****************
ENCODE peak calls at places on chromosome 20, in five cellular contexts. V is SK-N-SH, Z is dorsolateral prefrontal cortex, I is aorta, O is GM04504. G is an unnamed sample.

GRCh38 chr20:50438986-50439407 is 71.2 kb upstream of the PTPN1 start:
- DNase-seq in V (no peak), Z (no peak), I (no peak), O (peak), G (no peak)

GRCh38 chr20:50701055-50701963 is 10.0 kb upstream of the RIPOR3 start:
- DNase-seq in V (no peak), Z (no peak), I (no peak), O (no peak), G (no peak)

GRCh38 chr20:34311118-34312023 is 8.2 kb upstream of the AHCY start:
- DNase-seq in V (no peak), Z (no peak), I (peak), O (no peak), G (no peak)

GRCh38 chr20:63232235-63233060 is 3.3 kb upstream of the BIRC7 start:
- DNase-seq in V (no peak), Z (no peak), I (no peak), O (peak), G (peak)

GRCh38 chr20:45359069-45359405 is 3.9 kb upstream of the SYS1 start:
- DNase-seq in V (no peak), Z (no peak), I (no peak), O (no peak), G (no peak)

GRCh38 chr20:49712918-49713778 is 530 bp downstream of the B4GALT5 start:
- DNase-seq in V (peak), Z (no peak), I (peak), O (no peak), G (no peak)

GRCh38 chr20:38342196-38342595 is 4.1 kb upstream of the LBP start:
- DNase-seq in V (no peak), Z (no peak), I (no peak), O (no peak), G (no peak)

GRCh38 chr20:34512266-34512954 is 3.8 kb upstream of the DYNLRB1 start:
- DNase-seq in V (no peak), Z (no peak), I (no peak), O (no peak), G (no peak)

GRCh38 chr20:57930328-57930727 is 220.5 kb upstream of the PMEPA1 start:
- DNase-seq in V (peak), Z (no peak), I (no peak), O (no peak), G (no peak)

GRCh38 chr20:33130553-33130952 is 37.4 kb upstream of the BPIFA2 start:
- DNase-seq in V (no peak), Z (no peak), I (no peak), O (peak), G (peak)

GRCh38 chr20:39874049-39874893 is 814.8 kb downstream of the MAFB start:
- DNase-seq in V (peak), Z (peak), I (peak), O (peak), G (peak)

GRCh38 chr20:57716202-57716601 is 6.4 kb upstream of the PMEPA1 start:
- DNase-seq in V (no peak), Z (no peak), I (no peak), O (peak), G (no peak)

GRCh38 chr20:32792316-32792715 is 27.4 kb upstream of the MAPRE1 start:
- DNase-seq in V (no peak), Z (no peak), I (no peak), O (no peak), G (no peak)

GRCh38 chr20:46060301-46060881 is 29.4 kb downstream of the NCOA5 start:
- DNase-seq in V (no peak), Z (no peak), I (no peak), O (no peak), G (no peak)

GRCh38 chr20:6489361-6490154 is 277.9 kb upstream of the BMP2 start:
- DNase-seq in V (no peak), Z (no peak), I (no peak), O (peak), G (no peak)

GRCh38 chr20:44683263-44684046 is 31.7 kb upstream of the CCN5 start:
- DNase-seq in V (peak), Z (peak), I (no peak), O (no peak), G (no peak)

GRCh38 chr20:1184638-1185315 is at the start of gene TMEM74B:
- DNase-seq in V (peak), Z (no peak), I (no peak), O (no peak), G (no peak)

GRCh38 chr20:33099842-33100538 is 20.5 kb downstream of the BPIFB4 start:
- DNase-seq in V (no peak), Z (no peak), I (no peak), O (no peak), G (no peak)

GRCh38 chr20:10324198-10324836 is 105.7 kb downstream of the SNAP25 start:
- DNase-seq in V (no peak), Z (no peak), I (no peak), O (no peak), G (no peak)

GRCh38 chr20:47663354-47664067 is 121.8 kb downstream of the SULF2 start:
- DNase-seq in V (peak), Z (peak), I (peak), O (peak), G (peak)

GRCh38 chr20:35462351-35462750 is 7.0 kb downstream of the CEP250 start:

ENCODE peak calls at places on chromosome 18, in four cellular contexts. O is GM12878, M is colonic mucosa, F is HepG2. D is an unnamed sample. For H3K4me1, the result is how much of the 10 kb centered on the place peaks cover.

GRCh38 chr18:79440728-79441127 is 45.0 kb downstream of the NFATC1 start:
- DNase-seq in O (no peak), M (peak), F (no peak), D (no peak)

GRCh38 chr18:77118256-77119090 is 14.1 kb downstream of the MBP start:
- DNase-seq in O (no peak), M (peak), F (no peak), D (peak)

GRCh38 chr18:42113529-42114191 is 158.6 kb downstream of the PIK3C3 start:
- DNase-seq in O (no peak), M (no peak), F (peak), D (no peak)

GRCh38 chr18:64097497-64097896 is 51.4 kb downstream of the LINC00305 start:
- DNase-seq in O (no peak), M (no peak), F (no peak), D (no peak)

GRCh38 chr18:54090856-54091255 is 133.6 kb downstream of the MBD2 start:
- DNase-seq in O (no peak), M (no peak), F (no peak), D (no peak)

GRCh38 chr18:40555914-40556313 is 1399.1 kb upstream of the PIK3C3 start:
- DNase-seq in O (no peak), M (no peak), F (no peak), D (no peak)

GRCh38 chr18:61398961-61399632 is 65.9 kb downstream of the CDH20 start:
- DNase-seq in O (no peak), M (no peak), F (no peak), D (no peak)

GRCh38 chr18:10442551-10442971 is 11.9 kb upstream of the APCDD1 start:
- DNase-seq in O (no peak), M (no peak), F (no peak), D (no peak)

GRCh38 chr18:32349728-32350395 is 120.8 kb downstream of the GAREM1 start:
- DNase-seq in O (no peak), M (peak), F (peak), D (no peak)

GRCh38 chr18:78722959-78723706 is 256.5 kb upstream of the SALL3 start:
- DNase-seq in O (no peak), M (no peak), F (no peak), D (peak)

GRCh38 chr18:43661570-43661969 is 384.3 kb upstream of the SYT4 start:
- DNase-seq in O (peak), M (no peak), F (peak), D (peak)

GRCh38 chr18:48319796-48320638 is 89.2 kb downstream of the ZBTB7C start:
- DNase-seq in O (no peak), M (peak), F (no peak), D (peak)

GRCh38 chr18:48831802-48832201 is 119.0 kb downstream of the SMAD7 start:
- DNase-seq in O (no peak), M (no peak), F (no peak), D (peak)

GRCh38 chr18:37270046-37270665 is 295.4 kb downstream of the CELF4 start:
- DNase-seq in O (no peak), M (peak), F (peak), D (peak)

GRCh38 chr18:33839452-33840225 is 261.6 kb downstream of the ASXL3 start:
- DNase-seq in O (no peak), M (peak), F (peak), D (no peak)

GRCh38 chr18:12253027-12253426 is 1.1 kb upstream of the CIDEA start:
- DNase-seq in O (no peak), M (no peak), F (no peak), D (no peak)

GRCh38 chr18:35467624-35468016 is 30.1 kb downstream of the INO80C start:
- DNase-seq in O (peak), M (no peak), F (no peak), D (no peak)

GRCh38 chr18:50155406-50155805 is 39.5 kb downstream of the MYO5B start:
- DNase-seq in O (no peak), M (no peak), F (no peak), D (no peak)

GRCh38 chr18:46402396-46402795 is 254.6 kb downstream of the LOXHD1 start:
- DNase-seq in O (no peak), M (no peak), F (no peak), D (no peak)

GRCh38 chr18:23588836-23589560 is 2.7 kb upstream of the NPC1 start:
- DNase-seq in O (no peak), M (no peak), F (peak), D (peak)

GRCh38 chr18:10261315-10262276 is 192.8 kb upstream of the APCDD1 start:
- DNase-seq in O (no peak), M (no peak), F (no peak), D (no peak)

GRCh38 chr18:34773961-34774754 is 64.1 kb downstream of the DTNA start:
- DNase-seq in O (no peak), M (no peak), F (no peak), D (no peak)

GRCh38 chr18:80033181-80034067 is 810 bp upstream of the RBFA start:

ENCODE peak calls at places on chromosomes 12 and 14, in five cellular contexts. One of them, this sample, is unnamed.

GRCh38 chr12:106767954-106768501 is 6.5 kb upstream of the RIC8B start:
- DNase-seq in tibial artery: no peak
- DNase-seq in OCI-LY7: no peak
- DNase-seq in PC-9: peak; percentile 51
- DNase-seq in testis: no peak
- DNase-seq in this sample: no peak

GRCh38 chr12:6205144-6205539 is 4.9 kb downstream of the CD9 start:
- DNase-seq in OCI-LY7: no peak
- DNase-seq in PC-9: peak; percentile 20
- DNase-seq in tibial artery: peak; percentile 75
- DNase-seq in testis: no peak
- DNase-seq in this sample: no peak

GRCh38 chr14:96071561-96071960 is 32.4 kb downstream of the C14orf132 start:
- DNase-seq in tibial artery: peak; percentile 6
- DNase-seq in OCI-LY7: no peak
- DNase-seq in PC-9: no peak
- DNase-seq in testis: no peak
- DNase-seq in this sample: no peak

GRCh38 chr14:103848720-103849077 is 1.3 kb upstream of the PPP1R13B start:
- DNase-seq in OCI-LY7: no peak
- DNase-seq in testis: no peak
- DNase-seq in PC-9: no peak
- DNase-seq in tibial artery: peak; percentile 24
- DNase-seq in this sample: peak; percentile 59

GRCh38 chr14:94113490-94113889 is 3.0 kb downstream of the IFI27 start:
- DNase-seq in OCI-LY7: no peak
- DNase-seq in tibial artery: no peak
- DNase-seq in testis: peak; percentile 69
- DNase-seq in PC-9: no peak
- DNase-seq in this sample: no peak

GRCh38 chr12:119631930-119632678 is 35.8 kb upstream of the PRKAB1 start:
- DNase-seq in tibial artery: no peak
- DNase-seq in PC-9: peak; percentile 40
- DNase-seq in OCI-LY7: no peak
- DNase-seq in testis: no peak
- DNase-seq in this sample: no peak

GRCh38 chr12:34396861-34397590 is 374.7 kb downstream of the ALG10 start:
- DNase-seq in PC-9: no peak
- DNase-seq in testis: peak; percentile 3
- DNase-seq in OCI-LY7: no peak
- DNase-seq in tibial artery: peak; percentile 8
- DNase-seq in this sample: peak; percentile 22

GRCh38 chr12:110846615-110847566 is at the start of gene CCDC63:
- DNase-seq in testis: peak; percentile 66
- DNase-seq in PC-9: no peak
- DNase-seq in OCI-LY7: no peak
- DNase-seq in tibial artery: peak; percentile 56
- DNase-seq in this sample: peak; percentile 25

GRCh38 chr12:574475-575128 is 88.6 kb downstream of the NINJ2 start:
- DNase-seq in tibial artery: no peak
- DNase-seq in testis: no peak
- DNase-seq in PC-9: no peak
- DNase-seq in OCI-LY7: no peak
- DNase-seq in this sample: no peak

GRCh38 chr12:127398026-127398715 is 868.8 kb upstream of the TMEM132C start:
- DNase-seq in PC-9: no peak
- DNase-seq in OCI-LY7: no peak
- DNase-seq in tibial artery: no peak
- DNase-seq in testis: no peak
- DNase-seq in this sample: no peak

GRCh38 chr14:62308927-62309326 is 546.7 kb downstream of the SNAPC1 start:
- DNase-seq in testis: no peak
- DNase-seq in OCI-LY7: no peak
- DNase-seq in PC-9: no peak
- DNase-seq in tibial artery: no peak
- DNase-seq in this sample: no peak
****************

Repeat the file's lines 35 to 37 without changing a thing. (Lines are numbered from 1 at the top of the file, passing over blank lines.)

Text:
- DNase-seq in V (peak), Z (no peak), I (no peak), O (no peak), G (no peak)

GRCh38 chr20:33099842-33100538 is 20.5 kb downstream of the BPIFB4 start:
- DNase-seq in V (no peak), Z (no peak), I (no peak), O (no peak), G (no peak)